Wristreview´s Top 5 Tourbillon Watches

By Harlan Chapman-Green

Welcome to yet another WristReview Top 5 article, we’ve been doing really well with the series so far and we’ve got so much more to come, really it’s sort of ongoing indefinitely. We can think of new ones to do to count down so you know what we think are the best watches of that category. This time its Tourbillons, the famed invention of Abraham Louis Breguet, the tourbillon was invented for pocket watches which were kept upright in pockets. The idea of the tourbillon is to rotate the balance wheel assembly on its own axis and thereby cancel out the effects of gravity on the accuracy of the watch. Now that our watches are worn on the wrist it’s debated whether the tourbillon actually has an effect on the watch, but we firmly believe that it still does.

5. Grönefeld Parallax Tourbillon


The first mechanical marvel on the list, the Parallax Tourbillon has had a lot of technical thinking from the masters at Grönefeld. For starters, the balance arm for the tourbillon moves around at the same rate as the seconds hand and points to the same place as well, what I mean is that when the seconds hand is pointing to 15 seconds the balance arm will be pointing to 15 seconds as well. Not only this, but the crown stem is protected by a method that means to adjust the watch you need to push the crown in rather than pull it out. Continuing some more, when the time is to be adjusted the tourbillon will continue to run until the balance arm points to 12 O’clock, at that point, the tourbillon will stop (hack) and wait until the crown is returned. It’s easy to see how this watch has won the Grand Prix D’horlogerie De Genève. gronefeld.com

4. Blancpain Le Brassus Tourbillon Carrousel

This is a technically intriguing wristwatch, to say the least. Only Blancpain makes the carrousel complication on a large enough scale for it to be noticed at all. The carrousel was invented by a Danish man called Bahne Bonniksen, at the time he was working in Coventry in the United Kingdom when he invented this. A great admirer or Breguet, Bonniksen wanted to create his own tourbillon so that people would remember him. He created the carrousel, the difference between the two is that the tourbillon runs the balance and rotates itself all based off of one gear, the carrousel has a second gear independent of the balance wheel that only turns the balance. The watch that combines both clearly demonstrates the mastery of the skills required by watchmakers and very few can out-do Blancpain in that area. blancpain.com

3. A. Lange & Söhne Richard Lange Tourbillon “Pour Le Merit”

The Richard Lange Tourbillon seems to be a real triumph of mechanical art and engineering for Lange. Even around the factory despite not being a particularly new model the staff still speak with such excitement over the watch and rightly so. The Richard Lange Tourbillon has received the title of “Pour Le Merit” from Lange which means it’s made to the highest standard it’s possible to be. The watch even has a couple of unique mechanical features to it, for example, part of the dial disappears for a certain time when the hands are pointing the other way so the wearer can enjoy the view of the tourbillon in its entirety. Also, the Richard Lange Tourbillon builds on the Parallax Tourbillon from Grönefeld by featuring an immediate hacking mechanism, meaning the tourbillon stops as soon as the crown is pulled out no matter where it is. Let’s not forget the gorgeous dial either. alange-soehne.com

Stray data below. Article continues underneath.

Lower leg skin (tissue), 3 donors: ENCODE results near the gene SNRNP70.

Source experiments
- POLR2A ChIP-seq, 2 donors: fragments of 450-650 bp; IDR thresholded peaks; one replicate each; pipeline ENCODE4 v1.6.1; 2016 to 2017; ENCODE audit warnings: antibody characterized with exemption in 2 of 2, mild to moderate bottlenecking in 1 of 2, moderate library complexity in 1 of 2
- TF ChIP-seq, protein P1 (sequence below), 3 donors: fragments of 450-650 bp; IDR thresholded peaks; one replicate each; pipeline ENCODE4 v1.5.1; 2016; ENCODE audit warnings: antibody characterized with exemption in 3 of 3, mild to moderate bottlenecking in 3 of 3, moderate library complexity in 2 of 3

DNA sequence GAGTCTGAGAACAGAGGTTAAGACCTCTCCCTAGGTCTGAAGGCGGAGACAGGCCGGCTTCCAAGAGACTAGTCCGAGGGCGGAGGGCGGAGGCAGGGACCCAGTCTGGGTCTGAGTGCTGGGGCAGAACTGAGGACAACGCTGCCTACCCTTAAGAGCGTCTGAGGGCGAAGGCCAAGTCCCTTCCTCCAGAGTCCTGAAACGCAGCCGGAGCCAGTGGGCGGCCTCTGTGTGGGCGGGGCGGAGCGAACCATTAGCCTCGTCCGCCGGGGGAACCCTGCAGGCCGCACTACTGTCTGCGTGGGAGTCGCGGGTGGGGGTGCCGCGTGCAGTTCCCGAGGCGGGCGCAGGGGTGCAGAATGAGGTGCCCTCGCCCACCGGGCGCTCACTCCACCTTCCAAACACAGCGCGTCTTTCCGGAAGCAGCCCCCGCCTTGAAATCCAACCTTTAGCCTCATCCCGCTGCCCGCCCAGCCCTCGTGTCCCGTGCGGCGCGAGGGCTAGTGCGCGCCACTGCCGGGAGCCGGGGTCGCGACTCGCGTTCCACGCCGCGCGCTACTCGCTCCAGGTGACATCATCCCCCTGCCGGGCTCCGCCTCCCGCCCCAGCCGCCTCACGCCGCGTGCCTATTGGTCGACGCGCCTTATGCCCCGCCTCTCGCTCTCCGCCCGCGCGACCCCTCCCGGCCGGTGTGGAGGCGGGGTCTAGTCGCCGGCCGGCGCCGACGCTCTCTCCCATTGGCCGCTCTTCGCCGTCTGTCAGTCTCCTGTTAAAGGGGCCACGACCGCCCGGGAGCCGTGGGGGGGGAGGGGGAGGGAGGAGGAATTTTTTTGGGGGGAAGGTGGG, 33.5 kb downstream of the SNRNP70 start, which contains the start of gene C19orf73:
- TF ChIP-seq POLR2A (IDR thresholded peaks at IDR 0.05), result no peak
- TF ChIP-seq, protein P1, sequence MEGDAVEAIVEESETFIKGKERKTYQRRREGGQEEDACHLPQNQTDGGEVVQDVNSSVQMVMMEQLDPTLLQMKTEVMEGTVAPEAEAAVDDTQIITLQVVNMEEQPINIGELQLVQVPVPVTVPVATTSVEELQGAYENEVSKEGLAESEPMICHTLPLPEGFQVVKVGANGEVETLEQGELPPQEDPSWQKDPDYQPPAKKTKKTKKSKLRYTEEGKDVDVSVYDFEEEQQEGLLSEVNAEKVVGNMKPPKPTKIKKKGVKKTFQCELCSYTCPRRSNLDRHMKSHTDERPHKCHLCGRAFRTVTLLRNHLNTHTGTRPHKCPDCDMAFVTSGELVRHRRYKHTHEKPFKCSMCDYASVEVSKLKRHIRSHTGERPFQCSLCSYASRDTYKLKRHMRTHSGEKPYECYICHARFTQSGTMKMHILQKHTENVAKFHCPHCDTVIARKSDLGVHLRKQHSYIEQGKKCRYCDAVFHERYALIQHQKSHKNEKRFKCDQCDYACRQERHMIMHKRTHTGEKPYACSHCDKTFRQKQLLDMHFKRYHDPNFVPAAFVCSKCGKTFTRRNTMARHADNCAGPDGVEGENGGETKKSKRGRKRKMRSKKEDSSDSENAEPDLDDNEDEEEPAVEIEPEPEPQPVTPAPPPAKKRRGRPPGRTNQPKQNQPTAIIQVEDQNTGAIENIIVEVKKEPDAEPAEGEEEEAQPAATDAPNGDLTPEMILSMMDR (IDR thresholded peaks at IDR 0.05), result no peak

2. Jaeger-LeCoultre Reverso Tribute Gyrotourbillon

The WristReview favourite of this year’s SIHH show in Geneva, the Reverso Tribute Gryotourbillon makes it to second place on this list thanks to the extreme engineering and craftsmanship needed to make a piece of this complexity. The Reverso is the quintessential classic watch for a modern sporting collection, so it would seem like almost flawed logic to add an extremely delicate machine such as the gyrotourbillon to it. Having said that, you wouldn’t be able to make such a good use of the second time zone without the reversing function. The gyrotourbillon defeats the argument against tourbillons which is that they are only effective when in one position, it does this by rotating the balance on three axes (X,Y & Z) rather than the usual two (X & Y). This effectively means that the watch can be put into any position and not have an accuracy defect over the period of the power reserve. jaeger-lecoultre.com

1. Breguet Classique Complications Double Tourbillon 5347

If there were a champion’s choice for a tourbillon maker it would undoubtedly have to be Breguet whether you’re ready to admit to that or not. The Breguet Classique Complications Double Tourbillon takes it a notch further than Breguet’s other “more regular” tourbillons, such as the worlds thinnest automatic powered tourbillon found in the Extra-Plat 5377 or the gigantic titanium tourbillon in the Tradition 7047. It does this by offering not one but two tourbillons on the dial, and to add to the amazement of that they actually rotate themselves around the dial. The twin tourbillons are locked in breathtaking harmony orbiting each other slowly as the time passes by. Not to mention the engraving on the back of the watch will literally transport you to another dimension and quite possibly leave you there like it did for me. They only make one of these a year so the chances of finding one in a boutique are super low, but if you happen to turn up on the right day at the right time you absolutely must ask to see this cracker, it’ll change your perspective on them forever. breguet.com